Down with exams! It’s time workplace L&D helped people to rediscover the joy of learning, says Donald Taylor.
It was a June day in 1986. A few puffy clouds interrupted an otherwise unbroken light blue sky. The sandstone buildings basked in the warmth of the sun and the vibrantly green grass seemed to shimmer in the glow of the afternoon. It was a quintessential English summer’s day and, having taken my final exam, I stood on the pavement and took a deep breath.
Looking back at the college that I had just left for the last time, I breathed out with a heavy sigh and said to nobody in particular: “Well, thank God that’s over.” The drudgery of a decade and a half of schooling was finally at an end.
I should, perhaps, be a fierce supporter of the value of exams. From the 11-plus, which took me to my grammar school, through the various tests which led me, finally, to Oxford University, have they not served me well? I’m not sure they have, and I am certain that exams have hurt more people than they have helped.
Let us give people the mental tools to learn effectively – focusing on developing their meta-cognitive skills…
Exams have several corrosive effects, but the worst is to damn those who do not make the grade to a lifetime of self-doubt, summed up in a single phrase, usually delivered with a shrug of hopeless acceptance:
“I’m not academic.”
Today’s knowledge economy will only thrive if its driving force – adults in the workforce – learn continuously. And with skilled people now the key to business success, those individuals will need to keep learning just to stay economically active.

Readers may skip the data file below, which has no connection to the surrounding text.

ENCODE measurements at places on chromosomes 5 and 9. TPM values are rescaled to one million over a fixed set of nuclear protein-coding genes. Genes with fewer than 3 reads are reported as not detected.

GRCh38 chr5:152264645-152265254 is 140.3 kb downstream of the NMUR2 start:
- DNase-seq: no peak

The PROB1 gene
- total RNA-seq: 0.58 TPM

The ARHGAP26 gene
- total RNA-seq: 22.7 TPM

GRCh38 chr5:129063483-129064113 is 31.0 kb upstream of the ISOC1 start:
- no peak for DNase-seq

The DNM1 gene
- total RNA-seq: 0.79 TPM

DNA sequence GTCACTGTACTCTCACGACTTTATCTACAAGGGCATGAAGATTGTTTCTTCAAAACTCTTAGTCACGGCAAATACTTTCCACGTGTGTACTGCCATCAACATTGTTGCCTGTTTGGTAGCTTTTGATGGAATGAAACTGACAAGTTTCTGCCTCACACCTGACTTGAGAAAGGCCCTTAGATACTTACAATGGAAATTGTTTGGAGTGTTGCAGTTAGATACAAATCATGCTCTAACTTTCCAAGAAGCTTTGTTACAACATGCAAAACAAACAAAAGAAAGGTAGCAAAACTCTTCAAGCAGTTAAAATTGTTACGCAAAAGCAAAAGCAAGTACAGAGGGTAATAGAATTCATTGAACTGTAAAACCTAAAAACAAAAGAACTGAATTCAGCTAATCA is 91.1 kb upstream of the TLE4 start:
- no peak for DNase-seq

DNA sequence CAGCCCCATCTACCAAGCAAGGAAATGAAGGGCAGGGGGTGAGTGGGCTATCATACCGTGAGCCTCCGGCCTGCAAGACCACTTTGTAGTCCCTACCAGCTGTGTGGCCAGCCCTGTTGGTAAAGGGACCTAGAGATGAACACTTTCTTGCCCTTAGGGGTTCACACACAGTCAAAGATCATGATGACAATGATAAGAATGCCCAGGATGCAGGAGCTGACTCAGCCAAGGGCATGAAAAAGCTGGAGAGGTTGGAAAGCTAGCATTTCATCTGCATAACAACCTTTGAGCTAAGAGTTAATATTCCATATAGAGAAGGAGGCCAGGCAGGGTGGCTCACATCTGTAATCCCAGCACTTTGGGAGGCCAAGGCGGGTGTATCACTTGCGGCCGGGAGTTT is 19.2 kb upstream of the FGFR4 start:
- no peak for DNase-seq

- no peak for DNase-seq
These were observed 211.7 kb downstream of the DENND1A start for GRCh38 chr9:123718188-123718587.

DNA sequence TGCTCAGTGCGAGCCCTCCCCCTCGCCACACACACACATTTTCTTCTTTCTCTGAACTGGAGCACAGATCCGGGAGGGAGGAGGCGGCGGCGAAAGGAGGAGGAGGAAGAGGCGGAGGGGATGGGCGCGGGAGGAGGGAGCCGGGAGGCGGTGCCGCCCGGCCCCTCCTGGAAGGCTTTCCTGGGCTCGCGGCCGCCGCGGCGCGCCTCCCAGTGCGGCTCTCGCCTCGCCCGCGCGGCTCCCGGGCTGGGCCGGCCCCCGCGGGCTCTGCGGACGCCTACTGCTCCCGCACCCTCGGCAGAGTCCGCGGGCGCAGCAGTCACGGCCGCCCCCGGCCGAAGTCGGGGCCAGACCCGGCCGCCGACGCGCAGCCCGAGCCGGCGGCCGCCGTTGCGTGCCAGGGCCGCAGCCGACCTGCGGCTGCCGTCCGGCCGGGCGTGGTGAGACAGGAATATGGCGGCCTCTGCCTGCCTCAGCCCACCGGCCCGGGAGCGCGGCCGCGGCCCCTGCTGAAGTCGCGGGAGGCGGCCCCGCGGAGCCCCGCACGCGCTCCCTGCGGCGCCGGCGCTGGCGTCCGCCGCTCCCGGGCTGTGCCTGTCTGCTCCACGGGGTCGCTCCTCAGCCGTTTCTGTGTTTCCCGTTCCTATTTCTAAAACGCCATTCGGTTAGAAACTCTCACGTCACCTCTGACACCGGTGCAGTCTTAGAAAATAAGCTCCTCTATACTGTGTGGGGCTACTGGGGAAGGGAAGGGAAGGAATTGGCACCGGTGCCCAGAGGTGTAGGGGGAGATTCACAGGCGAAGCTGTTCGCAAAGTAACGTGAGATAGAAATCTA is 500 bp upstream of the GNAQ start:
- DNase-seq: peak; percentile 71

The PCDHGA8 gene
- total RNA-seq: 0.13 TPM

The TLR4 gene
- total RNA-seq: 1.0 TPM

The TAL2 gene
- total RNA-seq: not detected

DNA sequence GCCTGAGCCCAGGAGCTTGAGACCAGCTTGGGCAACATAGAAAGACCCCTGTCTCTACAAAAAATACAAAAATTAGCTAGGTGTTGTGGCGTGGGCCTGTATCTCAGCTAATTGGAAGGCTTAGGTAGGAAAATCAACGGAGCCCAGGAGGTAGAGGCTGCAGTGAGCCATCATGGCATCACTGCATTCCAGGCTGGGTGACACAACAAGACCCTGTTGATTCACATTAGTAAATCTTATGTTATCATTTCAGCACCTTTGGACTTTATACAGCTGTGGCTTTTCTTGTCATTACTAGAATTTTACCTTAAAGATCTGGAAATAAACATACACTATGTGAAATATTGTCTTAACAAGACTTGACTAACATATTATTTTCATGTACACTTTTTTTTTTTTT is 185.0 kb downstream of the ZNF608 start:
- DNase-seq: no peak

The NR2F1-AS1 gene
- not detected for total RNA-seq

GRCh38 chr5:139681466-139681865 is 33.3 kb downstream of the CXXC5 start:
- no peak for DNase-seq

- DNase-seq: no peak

A system designed to tell all but a handful of children that they are “not academic” – that they are poor learners – does the exact opposite. And yet, in mentoring sessions, in private conversations, in snatched moments over drinks at conferences, it is this message, or a variation on it, that I repeatedly hear from countless friends and colleagues. And it sickens me.
Even for those who jump through the hoops, exams teach our children – just as they embark on the thrilling journey of adulthood – that learning is a discrete, contained activity that can end. The vast majority leave our education system saying, in one way or another, “Well, thank God that’s over.”
Nothing has changed since I uttered those words at the end of my university days. This June, I have watched my daughter use the same techniques to study for her GCSEs as I did for my O-levels, and which her brother used a few years ago. Among her classmates are those who will struggle in these exams, for whom this is confirmation of their lack of academic ability.
Those of us in workplace L&D cannot hope to change the education system, but we can refuse to adopt the same exam-focused model in our own work.
Instead, let us give people the mental tools to learn effectively – focusing on developing their meta-cognitive skills and giving the lie to that vile phrase, “I’m not academic.”
Let us help people learn for a better purpose than exam-passing. And in doing so, we can restore some of the pride knocked out of them by a system focused on cramming content.
Learning should be a curiosity-driven adventure, not a chore, a slog through a system designed to produce a handful of elite winners. School exams have done enough damage. It’s time workplace L&D helped people to rediscover the joy of learning.
About the author
Donald H Taylor is a veteran of the learning, skills and human capital industries, with experience from design and delivery to chairman of the board. Visit his website donaldhtaylor.co.uk